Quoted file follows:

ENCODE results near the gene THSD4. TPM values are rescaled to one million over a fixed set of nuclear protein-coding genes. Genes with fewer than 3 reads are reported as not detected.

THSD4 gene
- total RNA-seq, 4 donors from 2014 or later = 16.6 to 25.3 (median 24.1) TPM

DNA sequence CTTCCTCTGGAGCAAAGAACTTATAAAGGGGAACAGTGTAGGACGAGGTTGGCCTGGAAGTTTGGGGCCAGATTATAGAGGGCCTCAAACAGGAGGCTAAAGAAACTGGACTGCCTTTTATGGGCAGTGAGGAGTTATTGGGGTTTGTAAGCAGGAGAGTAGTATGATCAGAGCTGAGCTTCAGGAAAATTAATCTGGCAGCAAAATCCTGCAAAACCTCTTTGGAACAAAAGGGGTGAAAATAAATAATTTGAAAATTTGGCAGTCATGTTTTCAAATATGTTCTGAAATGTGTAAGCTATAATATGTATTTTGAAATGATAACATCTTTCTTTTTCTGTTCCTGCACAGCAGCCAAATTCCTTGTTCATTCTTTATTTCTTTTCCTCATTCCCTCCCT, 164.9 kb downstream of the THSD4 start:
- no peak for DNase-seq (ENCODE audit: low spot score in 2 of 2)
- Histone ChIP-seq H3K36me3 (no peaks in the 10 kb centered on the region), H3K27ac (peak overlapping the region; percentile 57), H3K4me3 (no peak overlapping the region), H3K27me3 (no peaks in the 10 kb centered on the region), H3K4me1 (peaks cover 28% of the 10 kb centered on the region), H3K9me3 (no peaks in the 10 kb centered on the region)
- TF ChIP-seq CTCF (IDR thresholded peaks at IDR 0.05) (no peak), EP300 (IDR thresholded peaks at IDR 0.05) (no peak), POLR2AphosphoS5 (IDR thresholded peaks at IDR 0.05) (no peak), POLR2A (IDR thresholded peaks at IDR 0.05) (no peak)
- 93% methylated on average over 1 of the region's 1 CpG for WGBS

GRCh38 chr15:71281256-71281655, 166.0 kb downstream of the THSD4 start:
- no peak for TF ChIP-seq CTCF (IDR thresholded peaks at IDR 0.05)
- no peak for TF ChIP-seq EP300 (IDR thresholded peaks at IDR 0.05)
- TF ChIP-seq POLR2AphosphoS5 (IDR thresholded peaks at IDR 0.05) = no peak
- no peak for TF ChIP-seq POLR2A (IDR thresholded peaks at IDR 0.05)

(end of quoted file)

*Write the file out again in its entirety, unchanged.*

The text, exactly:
ENCODE results near the gene THSD4. TPM values are rescaled to one million over a fixed set of nuclear protein-coding genes. Genes with fewer than 3 reads are reported as not detected.

THSD4 gene
- total RNA-seq, 4 donors from 2014 or later = 16.6 to 25.3 (median 24.1) TPM

DNA sequence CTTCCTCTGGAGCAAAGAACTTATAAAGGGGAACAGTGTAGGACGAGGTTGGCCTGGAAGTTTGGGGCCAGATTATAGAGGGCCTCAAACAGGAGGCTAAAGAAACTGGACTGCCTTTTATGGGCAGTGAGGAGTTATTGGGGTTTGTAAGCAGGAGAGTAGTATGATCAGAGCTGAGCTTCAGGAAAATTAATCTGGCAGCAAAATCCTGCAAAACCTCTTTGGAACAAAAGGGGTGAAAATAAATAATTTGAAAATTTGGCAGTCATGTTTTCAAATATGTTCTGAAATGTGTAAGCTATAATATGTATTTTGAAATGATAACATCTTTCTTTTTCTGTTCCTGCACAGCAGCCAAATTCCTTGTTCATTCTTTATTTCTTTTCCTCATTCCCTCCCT, 164.9 kb downstream of the THSD4 start:
- no peak for DNase-seq (ENCODE audit: low spot score in 2 of 2)
- Histone ChIP-seq H3K36me3 (no peaks in the 10 kb centered on the region), H3K27ac (peak overlapping the region; percentile 57), H3K4me3 (no peak overlapping the region), H3K27me3 (no peaks in the 10 kb centered on the region), H3K4me1 (peaks cover 28% of the 10 kb centered on the region), H3K9me3 (no peaks in the 10 kb centered on the region)
- TF ChIP-seq CTCF (IDR thresholded peaks at IDR 0.05) (no peak), EP300 (IDR thresholded peaks at IDR 0.05) (no peak), POLR2AphosphoS5 (IDR thresholded peaks at IDR 0.05) (no peak), POLR2A (IDR thresholded peaks at IDR 0.05) (no peak)
- 93% methylated on average over 1 of the region's 1 CpG for WGBS

GRCh38 chr15:71281256-71281655, 166.0 kb downstream of the THSD4 start:
- no peak for TF ChIP-seq CTCF (IDR thresholded peaks at IDR 0.05)
- no peak for TF ChIP-seq EP300 (IDR thresholded peaks at IDR 0.05)
- TF ChIP-seq POLR2AphosphoS5 (IDR thresholded peaks at IDR 0.05) = no peak
- no peak for TF ChIP-seq POLR2A (IDR thresholded peaks at IDR 0.05)